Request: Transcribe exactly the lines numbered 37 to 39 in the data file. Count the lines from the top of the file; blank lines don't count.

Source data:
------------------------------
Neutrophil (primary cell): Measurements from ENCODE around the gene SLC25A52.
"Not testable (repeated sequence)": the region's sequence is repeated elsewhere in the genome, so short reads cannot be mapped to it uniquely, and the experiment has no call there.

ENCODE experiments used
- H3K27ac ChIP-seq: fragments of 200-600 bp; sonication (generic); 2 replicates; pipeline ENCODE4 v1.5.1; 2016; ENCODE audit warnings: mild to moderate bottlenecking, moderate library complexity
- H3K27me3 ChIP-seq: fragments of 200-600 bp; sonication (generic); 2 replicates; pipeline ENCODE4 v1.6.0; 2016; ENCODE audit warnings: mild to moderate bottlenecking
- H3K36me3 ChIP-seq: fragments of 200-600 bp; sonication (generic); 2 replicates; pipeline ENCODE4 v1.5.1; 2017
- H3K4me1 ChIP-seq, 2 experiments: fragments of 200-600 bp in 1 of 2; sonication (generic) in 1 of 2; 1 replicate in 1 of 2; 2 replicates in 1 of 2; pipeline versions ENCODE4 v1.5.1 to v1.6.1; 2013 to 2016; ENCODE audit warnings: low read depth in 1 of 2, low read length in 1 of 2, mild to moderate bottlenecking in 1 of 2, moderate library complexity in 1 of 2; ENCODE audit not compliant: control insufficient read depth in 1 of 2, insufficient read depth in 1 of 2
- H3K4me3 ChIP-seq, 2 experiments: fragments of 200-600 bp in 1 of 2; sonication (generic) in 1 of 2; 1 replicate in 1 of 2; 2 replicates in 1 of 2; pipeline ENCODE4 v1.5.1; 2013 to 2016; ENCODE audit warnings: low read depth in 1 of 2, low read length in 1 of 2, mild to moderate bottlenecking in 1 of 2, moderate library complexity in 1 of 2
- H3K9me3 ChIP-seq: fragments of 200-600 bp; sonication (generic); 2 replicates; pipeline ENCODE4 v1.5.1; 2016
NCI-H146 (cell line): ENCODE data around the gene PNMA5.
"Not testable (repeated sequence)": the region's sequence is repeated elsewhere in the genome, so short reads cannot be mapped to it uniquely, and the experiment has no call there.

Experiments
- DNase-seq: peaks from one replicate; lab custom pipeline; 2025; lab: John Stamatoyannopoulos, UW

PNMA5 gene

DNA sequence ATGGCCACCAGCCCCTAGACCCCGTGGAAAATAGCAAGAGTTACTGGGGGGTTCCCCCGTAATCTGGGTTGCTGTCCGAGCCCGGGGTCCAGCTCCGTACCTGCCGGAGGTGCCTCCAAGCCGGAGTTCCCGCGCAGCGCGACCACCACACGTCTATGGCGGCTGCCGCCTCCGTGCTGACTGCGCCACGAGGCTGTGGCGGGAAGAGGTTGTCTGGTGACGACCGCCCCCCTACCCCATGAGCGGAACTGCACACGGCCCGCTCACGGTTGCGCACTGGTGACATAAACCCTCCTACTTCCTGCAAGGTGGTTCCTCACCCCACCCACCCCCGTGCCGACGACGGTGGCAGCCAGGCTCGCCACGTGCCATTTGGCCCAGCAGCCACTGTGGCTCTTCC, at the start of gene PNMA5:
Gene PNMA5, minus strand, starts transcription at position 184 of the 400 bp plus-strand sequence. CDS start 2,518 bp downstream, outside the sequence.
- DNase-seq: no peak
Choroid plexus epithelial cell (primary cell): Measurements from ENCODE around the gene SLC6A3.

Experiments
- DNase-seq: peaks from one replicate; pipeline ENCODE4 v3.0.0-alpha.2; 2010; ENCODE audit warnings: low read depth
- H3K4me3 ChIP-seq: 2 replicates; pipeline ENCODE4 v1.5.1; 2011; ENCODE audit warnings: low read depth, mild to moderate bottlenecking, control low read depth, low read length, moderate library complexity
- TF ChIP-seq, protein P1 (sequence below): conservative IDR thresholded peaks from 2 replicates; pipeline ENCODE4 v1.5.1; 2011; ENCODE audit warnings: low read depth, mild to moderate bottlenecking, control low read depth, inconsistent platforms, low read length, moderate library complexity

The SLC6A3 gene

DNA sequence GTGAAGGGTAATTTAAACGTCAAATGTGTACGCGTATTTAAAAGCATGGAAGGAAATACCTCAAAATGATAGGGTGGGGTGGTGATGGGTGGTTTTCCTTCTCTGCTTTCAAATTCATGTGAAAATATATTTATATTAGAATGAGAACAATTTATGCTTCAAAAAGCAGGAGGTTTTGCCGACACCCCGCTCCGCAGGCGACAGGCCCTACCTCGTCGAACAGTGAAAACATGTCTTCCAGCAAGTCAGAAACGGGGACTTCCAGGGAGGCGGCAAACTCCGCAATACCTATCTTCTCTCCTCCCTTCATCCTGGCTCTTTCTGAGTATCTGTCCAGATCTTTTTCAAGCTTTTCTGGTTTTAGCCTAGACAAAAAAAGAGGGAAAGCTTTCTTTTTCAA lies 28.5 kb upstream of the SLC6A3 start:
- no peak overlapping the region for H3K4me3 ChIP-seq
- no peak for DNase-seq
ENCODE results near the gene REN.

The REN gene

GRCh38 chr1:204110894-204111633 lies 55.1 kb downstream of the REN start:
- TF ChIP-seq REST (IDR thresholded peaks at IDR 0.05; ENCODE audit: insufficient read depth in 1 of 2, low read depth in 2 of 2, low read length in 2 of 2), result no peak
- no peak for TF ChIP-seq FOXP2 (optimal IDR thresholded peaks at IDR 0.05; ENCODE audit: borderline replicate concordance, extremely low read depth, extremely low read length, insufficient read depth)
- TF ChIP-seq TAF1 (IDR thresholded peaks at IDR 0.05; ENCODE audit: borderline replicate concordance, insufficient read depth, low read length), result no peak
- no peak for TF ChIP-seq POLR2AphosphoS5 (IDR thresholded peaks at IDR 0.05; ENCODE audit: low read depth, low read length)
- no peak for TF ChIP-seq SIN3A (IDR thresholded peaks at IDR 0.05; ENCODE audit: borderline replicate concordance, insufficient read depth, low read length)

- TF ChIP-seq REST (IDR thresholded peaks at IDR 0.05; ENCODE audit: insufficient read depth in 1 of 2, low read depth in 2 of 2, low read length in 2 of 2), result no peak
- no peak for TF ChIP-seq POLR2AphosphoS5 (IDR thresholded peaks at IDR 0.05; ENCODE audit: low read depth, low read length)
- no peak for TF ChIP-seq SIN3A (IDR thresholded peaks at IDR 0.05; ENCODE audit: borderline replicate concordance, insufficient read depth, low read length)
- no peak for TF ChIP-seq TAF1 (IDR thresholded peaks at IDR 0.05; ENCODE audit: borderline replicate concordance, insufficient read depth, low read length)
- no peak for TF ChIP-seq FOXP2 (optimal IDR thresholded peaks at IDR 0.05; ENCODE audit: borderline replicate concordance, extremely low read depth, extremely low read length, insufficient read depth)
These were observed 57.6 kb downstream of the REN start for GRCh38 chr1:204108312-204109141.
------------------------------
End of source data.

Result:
- no peak for TF ChIP-seq SIN3A (IDR thresholded peaks at IDR 0.05; ENCODE audit: borderline replicate concordance, insufficient read depth, low read length)
- no peak for TF ChIP-seq TAF1 (IDR thresholded peaks at IDR 0.05; ENCODE audit: borderline replicate concordance, insufficient read depth, low read length)
- no peak for TF ChIP-seq FOXP2 (optimal IDR thresholded peaks at IDR 0.05; ENCODE audit: borderline replicate concordance, extremely low read depth, extremely low read length, insufficient read depth)